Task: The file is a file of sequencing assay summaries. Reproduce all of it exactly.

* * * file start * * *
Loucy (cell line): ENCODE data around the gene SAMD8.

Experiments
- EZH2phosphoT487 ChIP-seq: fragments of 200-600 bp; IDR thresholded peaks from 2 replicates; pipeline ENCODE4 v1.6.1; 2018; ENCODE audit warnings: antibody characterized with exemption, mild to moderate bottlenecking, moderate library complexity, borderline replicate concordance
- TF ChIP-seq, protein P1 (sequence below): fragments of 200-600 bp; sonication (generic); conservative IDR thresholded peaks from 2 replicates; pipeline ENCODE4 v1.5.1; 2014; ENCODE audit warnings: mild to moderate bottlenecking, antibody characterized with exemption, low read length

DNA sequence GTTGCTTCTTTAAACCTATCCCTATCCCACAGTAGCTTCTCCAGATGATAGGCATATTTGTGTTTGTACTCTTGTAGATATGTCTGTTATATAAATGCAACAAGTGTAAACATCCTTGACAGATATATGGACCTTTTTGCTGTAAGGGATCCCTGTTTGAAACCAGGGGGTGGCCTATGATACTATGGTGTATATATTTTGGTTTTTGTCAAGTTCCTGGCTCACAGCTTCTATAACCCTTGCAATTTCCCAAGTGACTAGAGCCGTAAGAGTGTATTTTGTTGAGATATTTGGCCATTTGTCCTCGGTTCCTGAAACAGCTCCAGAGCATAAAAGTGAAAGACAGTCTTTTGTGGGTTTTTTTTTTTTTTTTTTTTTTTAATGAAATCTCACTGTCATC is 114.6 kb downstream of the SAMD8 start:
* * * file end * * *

Loucy (cell line): ENCODE data around the gene SAMD8.

Experiments
- EZH2phosphoT487 ChIP-seq: fragments of 200-600 bp; IDR thresholded peaks from 2 replicates; pipeline ENCODE4 v1.6.1; 2018; ENCODE audit warnings: antibody characterized with exemption, mild to moderate bottlenecking, moderate library complexity, borderline replicate concordance
- TF ChIP-seq, protein P1 (sequence below): fragments of 200-600 bp; sonication (generic); conservative IDR thresholded peaks from 2 replicates; pipeline ENCODE4 v1.5.1; 2014; ENCODE audit warnings: mild to moderate bottlenecking, antibody characterized with exemption, low read length

DNA sequence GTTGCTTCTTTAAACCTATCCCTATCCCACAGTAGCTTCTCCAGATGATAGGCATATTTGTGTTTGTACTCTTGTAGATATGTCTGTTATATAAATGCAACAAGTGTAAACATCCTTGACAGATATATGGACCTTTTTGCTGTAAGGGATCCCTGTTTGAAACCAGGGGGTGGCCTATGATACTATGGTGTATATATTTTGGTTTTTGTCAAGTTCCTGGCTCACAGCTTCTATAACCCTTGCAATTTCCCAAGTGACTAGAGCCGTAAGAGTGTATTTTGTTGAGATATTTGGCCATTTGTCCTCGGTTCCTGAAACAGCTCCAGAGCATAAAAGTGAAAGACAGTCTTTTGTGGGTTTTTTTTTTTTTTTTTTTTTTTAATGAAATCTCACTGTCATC is 114.6 kb downstream of the SAMD8 start: